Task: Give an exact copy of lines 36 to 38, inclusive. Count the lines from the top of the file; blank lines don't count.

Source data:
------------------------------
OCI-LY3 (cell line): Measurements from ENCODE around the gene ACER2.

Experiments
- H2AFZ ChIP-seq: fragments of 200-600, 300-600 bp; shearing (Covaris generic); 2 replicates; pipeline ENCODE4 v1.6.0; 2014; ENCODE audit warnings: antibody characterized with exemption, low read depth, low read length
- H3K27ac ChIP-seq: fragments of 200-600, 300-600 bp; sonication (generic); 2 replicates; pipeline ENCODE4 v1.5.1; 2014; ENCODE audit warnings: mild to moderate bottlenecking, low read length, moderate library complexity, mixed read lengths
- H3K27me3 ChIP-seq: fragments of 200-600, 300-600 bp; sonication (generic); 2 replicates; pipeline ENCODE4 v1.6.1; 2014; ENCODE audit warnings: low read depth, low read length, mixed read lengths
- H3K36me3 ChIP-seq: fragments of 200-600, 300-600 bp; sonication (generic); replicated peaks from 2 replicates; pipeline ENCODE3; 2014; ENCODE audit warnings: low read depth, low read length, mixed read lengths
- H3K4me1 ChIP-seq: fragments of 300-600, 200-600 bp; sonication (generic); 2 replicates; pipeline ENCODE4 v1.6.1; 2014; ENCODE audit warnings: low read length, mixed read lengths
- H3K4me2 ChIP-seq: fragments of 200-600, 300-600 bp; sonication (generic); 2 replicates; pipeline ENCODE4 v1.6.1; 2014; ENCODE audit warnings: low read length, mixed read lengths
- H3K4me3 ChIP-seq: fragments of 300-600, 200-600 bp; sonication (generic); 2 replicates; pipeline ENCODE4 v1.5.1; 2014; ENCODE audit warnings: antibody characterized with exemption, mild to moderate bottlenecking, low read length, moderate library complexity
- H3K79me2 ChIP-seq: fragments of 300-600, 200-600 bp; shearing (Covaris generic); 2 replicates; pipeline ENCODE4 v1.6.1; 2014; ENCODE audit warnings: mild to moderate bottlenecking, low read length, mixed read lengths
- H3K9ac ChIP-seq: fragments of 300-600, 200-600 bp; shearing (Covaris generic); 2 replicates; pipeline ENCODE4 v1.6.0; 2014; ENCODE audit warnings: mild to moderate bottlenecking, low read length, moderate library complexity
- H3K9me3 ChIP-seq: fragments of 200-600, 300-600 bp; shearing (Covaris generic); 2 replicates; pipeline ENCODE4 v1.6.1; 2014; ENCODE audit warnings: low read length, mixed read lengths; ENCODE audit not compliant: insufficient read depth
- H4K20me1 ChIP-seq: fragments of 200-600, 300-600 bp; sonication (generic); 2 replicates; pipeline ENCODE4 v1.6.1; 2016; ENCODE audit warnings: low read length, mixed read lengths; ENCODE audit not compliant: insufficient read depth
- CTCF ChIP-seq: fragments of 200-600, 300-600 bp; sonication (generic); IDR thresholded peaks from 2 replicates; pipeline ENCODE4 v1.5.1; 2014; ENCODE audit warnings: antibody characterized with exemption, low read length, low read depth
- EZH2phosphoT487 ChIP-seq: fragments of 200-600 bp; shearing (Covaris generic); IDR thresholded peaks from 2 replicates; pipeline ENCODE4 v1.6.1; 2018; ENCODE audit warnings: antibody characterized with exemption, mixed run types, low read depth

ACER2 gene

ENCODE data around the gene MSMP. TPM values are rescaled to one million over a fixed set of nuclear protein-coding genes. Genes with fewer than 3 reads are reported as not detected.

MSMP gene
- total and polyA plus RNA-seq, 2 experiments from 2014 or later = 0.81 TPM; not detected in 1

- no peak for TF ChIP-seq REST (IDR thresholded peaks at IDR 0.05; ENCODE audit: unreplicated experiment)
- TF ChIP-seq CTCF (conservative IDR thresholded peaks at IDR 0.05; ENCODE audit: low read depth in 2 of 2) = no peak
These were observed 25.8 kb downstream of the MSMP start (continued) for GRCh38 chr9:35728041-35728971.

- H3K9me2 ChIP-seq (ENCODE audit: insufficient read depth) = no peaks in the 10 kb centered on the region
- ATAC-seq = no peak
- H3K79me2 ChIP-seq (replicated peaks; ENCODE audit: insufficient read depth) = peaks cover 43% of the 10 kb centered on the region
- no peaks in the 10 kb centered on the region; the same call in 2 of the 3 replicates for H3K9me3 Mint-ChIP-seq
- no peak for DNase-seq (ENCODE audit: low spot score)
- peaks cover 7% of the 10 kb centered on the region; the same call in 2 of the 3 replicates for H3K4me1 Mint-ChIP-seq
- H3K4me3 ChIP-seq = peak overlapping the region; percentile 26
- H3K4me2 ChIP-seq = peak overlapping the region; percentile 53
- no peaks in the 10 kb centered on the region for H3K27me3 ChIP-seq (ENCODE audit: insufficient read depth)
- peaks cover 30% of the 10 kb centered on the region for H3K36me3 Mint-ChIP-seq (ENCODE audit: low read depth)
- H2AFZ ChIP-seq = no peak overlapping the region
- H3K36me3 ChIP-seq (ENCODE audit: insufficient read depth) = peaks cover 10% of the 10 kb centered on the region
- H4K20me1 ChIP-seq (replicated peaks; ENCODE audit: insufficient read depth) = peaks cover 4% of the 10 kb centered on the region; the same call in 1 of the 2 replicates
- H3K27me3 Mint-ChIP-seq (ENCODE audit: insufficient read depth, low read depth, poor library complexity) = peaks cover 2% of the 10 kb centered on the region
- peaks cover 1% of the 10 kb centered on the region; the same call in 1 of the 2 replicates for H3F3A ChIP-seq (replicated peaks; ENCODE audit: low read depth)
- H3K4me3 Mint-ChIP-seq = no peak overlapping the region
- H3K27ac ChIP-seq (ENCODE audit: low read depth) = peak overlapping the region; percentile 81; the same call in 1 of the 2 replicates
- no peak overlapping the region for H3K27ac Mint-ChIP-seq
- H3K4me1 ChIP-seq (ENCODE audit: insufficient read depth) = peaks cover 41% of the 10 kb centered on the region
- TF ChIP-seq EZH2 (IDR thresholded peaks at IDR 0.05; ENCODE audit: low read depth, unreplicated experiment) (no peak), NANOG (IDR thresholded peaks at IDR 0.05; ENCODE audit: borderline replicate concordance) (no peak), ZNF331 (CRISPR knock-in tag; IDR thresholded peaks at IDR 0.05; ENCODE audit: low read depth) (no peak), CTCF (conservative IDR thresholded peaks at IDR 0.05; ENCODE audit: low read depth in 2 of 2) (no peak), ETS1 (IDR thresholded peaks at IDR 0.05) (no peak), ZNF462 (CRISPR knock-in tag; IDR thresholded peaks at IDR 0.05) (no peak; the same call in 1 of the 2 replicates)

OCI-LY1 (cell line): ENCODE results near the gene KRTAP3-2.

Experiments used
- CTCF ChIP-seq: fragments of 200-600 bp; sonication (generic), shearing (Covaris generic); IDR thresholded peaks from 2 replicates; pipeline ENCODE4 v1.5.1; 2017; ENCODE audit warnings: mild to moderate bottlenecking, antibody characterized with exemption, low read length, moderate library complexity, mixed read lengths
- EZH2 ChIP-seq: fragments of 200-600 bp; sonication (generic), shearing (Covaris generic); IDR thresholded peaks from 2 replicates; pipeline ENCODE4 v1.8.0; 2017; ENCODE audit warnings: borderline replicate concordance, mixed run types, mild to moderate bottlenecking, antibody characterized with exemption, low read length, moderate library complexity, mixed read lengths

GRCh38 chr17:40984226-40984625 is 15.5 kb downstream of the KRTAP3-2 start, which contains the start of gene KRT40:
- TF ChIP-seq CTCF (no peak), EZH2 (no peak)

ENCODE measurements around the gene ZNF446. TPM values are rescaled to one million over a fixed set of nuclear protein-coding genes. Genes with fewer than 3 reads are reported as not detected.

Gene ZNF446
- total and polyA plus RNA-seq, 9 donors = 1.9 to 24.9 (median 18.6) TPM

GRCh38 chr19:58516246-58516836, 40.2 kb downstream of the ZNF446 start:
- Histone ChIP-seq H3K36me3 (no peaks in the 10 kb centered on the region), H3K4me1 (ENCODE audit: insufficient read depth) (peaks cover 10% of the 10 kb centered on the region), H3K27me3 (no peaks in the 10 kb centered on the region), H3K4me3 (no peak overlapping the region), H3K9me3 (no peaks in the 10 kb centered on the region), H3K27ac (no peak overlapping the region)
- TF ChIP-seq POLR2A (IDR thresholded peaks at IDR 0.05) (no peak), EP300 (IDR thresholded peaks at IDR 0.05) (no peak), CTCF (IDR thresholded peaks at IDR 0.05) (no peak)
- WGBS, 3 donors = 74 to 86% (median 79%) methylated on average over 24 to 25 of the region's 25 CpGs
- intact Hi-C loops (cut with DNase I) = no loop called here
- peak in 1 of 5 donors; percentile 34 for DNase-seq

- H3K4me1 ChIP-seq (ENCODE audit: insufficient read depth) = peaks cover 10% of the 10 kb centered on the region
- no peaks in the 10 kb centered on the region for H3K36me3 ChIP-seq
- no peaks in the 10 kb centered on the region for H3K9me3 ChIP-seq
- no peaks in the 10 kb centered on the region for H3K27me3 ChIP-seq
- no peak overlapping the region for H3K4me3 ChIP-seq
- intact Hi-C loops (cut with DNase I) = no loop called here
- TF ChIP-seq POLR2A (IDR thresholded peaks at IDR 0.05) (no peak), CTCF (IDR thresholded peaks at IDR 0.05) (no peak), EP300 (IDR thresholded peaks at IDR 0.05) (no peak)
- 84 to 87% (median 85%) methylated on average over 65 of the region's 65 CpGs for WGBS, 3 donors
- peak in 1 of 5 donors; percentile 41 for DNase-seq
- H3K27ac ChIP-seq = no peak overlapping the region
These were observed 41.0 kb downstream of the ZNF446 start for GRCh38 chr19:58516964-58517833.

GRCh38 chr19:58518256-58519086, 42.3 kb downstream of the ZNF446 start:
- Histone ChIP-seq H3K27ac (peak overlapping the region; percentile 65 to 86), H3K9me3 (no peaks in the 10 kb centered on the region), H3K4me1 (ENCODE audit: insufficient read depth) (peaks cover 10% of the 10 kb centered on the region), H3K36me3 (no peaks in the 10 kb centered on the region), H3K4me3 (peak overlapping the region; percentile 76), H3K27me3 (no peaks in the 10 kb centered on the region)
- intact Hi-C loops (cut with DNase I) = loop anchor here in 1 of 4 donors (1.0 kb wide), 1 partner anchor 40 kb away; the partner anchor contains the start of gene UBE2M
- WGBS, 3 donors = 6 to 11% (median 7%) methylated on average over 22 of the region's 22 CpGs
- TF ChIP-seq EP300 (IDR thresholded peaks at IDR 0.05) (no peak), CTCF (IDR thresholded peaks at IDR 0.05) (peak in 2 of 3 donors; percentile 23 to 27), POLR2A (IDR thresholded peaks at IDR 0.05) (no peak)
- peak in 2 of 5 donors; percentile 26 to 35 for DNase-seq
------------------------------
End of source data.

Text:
- H3K27me3 Mint-ChIP-seq (ENCODE audit: insufficient read depth, low read depth, poor library complexity) = peaks cover 2% of the 10 kb centered on the region
- peaks cover 1% of the 10 kb centered on the region; the same call in 1 of the 2 replicates for H3F3A ChIP-seq (replicated peaks; ENCODE audit: low read depth)
- H3K4me3 Mint-ChIP-seq = no peak overlapping the region